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Middle East Heat, Economy Make Ramadan Challenging


The Islamic holy month of Ramadan is due to begin Wednesday across much of the Middle East and families are feverishly preparing for the event. However, economic troubles and an unusually hot summer are expected to make the annual event something of an ordeal for many this year.

Housewives crowded the cooperative supermarket in Cairo's Dokki neighborhood Tuesday as they bought fruits, nuts, beans, rice and other foodstuffs to make copious Ramadan meals to break the fast at sunset.

Wafaa, a smiling housewife with her 8-year-old son Gamal in tow, complains that inflation is making many traditional foods unaffordable for the masses, this year, but that those who can afford it are donating bags of groceries to the poor.

"Many, many families can't buy meat," Wafaa said. "They will eat only fool [baked fava beans] - and maybe chicken. But me and my sister, we always buy bags of food and give it to poor people. One bag for each family."

The nearby Qods supermarket has lined over 50 bags of Ramadan food packages in front of the store, ready to deliver to poor families in the neighborhood. When Ramadan begins, long tables of evening meals, or iftars, will also be set in many places for poor families to eat.

In Lebanon, traditional Ramadan tents are also being set up in many places for both the rich and poor to eat their meals after sunset and to spend their nights watching television or listening to music.

Tents for the poor, or Khaimat al-Kheir, are donated by the wealthy, says Mustapha, a young man who lives just outside of Beirut.

"Rich people help poor people by donating food and drinks at Ramadan's breaking fast time, which is sunset," Mustapha said. "They build tents, which are 'khaimat al-kheir,' to let these people eat and help them to break their fast. Mainly it's soup with dates, with vegetables; sometimes they make rice; sometimes they make chickens."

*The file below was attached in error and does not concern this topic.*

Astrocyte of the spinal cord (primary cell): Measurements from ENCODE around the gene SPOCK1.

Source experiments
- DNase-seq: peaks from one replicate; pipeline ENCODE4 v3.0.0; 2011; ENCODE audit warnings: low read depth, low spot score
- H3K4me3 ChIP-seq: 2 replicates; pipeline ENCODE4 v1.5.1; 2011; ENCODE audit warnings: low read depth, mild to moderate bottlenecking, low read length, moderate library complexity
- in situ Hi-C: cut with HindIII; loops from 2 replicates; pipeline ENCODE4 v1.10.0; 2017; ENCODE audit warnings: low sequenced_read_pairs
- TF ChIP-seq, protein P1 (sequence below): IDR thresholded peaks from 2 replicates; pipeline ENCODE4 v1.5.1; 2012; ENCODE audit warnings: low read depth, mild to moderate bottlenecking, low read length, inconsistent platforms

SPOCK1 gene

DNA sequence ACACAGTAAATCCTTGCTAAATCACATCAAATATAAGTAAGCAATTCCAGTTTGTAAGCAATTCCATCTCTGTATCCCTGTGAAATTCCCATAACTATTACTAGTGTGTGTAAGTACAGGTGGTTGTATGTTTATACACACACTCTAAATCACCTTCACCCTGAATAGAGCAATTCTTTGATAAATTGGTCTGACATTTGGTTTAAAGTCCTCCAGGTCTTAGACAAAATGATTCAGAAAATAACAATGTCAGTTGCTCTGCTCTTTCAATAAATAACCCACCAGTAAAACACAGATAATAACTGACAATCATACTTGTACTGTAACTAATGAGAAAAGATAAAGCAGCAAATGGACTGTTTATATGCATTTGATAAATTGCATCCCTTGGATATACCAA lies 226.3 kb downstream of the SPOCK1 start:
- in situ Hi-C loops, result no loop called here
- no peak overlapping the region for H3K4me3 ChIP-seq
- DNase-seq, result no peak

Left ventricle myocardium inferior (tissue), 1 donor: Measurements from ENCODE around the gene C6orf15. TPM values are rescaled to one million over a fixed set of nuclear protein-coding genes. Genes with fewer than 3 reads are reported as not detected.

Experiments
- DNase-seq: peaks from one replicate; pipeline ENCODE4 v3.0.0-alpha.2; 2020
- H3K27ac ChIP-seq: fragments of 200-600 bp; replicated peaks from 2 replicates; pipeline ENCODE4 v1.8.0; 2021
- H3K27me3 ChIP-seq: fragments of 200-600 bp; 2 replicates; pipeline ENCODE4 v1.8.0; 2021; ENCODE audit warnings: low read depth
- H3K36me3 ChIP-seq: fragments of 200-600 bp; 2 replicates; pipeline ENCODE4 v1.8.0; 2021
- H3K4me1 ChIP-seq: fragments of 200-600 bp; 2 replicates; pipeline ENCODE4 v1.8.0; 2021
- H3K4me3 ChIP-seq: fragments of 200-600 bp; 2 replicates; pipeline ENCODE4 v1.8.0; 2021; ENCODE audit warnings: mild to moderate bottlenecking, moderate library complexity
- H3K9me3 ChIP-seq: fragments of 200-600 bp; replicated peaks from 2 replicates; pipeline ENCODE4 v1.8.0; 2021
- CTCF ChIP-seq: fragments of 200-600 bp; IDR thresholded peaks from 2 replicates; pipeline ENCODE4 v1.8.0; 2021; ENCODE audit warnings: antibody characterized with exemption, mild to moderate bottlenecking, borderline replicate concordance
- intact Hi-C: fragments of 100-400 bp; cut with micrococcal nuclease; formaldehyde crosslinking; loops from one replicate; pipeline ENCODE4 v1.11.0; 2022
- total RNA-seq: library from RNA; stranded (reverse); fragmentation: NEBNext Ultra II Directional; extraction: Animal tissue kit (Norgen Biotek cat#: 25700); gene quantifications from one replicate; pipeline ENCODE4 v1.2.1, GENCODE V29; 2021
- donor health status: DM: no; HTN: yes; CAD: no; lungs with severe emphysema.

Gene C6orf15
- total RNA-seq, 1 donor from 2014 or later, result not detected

Record heat this Ramadan has also raised fears that people who fast may be at greater risk of suffering from dehydration.

In Baghdad, the extreme heat this year has many families worried. One Iraqi housewife, Umm Hussein, pleads with the government to provide more electricity to help families cope.

She says that everyone is pleading with the government and with God to help them find a solution to the electricity crisis, because the weather is extremely hot and everyone will be fasting. She complains that it is unfair to give everyone only one hour of electricity every six hours.

In the Gaza Strip, many are angry that the enclave's only power plant has run out of fuel just before Ramadan. People, like Abdul Rahman, also complain that they have no money for food.

He complains that the market is stocked with almost everything, but that many people cannot afford what they need because of the economic situation in the region.

With Ramadan set to begin Wednesday, many across the Arab world are concerned about poverty and the heat. To ease the woes, religious leaders in the United Arab Emirates have issued an edict allowing workers to break their fast early if the heat is extremely bad. Egypt's al Azhar University has also approved the ruling.

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